So easily, in 2004, we can forget who we are, where we came from and whom we should cheer loudest.
Far from their fields of play, in venues that could be vulgar, where there were no home runs, touchdowns or other goals of sport, some of our most notable athletes earned a long, caring D-Day ovation.
Some were injured. Some died.
Mostly, it was long ago when American jocks of stature left cheering stadiums for far nastier games in World War II and Korea. Now it's so rare, except for the courage of a Pat Tillman, who perished this year in Afghanistan, and in Vietnam where an old Oklahoma Sooners and Buffalo Bills tackle, Bob Kalsu, was killed in July 1970 with the 101st Airborne.
None was more prominent than Ted Williams. He survived WWII combat missions, returned to the Red Sox as the ultimate god of Fenway, only to be recalled by the Marines and fly fighter jets in Korea.
It's okay to call Barry Bonds or Roger Clemens or Alex Rodriguez or Tiger Woods or Brett Favre a hero, but understand the context. None of those will ever be a Teddy Ballgame.
"Going to war" should never be uttered if the battlefield is some place called Wrigley, the Trop, Lambeau, Raymond James Stadium, Yankee Stadium or the St. Pete Times Forum.
Big leaguers weren't wealthy in 1941, when Pearl Harbor created patriotic itch. There was a military draft where first-rounders weren't celebrated, they were prepared for European trenches or fighting in the Pacific. Williams was joined by a landslide including Bob Feller, Enos Slaughter, Warren Spahn, Hoyt Wilhelm, Dizzy Dean, Gil Hodges, Yogi Berra and Larry Doby, the latter a man who wasn't yet allowed in the majors because he was black.
The only ballplayer to die was Eddie Grant, who didn't make it out of the Argonne Forest. Moe Berg wore no uniform but never shortsell the war-time contributions of a splendid catcher who was one of the most adept U.S. spies.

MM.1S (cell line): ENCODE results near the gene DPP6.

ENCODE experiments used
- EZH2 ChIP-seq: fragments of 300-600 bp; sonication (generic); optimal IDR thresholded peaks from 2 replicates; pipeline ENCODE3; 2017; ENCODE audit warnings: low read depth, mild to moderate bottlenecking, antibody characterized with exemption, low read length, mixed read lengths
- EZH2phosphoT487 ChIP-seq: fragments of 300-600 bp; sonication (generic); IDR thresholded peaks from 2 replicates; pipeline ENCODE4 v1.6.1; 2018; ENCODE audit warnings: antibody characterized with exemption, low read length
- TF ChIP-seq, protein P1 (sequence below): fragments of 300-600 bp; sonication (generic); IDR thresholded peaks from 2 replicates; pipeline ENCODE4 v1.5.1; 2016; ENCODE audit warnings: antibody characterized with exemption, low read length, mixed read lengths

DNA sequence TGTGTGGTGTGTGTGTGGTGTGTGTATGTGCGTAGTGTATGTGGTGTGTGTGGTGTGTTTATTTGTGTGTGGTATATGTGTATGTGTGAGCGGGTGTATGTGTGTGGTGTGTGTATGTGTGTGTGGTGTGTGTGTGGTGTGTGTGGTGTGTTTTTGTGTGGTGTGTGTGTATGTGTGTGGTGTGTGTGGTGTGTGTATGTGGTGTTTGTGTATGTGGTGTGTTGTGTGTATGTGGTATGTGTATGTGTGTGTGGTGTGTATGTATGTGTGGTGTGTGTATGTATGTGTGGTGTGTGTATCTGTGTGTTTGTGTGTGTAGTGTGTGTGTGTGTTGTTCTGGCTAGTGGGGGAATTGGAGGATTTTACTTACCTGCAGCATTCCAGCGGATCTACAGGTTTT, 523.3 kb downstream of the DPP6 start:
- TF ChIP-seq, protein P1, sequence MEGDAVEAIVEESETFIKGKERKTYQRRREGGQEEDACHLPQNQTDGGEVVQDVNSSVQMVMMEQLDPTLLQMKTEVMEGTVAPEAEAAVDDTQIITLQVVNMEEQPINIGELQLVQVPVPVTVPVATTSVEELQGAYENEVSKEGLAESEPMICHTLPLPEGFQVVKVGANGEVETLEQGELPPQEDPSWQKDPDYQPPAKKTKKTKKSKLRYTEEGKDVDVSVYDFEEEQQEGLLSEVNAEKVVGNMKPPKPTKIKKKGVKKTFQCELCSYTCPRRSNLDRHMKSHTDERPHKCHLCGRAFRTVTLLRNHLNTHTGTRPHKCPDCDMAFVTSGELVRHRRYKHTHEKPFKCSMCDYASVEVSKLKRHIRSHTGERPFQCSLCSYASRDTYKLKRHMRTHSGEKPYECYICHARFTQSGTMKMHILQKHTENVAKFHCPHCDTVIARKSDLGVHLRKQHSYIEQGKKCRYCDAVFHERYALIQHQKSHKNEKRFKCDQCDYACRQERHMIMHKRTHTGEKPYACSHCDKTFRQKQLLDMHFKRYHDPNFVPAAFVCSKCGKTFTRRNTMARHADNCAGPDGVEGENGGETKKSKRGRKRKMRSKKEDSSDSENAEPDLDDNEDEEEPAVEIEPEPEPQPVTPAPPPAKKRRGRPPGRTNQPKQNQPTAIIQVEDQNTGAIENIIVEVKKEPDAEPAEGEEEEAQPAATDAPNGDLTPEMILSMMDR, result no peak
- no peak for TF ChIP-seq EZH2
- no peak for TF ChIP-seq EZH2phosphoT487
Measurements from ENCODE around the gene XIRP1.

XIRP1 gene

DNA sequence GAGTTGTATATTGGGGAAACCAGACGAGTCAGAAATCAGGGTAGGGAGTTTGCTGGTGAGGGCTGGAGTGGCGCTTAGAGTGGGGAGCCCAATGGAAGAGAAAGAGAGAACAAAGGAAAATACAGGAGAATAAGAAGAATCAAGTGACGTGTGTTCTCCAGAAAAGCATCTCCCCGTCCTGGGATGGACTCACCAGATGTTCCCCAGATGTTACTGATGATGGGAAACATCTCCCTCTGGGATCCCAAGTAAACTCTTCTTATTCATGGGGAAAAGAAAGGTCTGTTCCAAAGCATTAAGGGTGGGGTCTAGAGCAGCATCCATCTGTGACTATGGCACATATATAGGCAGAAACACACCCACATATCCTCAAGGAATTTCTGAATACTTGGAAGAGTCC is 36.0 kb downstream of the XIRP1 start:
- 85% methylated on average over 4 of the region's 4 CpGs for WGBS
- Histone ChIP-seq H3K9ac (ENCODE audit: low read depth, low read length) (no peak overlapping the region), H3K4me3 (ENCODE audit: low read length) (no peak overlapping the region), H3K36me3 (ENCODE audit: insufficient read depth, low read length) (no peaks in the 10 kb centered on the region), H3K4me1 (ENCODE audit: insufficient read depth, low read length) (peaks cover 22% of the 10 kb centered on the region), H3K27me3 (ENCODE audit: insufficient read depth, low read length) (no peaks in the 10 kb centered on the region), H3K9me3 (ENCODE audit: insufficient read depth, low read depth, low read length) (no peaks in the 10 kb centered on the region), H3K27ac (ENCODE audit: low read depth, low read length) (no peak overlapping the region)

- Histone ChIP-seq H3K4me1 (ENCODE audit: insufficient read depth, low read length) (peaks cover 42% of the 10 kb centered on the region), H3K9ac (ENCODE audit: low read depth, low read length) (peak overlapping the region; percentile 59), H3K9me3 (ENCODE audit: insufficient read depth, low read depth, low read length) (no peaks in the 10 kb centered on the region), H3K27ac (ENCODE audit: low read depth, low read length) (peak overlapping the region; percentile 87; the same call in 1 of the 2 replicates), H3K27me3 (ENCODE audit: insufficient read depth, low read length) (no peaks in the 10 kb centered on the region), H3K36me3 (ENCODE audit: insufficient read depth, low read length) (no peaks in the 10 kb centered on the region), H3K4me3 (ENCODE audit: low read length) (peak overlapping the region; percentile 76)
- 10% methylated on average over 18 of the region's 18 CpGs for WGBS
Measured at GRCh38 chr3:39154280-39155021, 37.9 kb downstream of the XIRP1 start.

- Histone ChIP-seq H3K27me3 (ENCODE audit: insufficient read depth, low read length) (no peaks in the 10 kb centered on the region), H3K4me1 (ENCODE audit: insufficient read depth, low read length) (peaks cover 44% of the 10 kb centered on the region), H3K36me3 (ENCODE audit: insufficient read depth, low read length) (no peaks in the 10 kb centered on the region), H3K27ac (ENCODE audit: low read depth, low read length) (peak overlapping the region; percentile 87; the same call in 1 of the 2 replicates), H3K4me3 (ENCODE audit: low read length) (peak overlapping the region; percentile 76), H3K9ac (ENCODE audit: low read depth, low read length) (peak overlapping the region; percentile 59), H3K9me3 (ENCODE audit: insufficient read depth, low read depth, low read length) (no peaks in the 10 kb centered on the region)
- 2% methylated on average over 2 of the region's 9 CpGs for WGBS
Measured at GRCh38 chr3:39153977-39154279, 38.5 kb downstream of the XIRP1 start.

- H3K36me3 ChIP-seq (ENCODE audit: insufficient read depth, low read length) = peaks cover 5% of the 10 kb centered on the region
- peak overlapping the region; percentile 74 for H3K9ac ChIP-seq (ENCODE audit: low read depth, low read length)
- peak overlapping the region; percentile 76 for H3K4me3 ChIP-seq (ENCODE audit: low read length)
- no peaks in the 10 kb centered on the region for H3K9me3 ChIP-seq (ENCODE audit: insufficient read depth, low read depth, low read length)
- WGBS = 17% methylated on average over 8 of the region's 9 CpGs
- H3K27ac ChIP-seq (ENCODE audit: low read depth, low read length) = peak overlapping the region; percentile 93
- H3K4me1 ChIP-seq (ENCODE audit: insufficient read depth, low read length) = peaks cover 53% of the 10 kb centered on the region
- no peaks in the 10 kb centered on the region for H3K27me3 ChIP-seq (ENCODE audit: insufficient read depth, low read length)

Bobby Jones, the golf immortal, lent his skills to the war effort along with boxing giants Jack Dempsey and Gene Tunney. Baseball pitcher Lou Brissie won a Bronze Star and two Purple Hearts in Europe, nearly losing a leg to a German artillery shell. After 23 operations and an excruciating rehabilitation, Lou was back pitching in the bigs in 1947.
NFL fellows were abundant, 638 serving in WWII. Nineteen died.
Stand and cheer.
HEY, BEAR, ONE MORE TIME: He was a muted April sideshow as Augusta National embraced Arnold Palmer in his final Masters, but Jack Nicklaus didn't let on that he too might never again play there.
Now the winner of 18 major championships is open, saying it's unlikely he'll enter the Masters a 44th time in 2005. He can't stand being a ceremonial golfer. "If I'm no better than being a guy with some chance of shooting 74-74 and making the (36-hole) cut," he said, "that is not the Jack Nicklaus I've always promised people. I don't have the desire to truly prepare, so it's not something I want to do."
An admirable, proud stance. But, my Bear, make an exception. Play the Masters, even if you feel it's no more than a victory lap. Do it for us. Do it for golf. Let the world apply earned hurrahs one last Augusta time; galleries being at least as throaty as for Arnie a couple of months ago. It's right for the game. Jack, you've always done what is best for the game.
See you in Augusta?
THE LAST WORD: You've felt the juice. Tampa Bay and Calgary pumped to the civic eyeballs. But, sadly, extended vibes say the finals have been all but ignored in 95 percent of the United States.
It's their loss, but those are the alarming, bruising facts for an NHL soon to be choked by labor ails. Even in cities where the NHL can sizzle, people appear to have moved to baseball and summer getaways.
It's a mass, roaring ripple effect with a touch of American tradition - even as baseball struggles to maintain prodigious standing - that makes baseball a true national sport. The NFL is our country's highest athletic passion. When our favorite NHL or MLB team is erased, interest isn't so prone to die as we mush on toward the Super Bowl or World Series. The NHL isn't so blessed in the United States.
TV ratings echo what I'm saying. Tampa Bay-Calgary also has had trouble shoehorning in among baseball, the NBA playoffs and NASCAR on the front pages.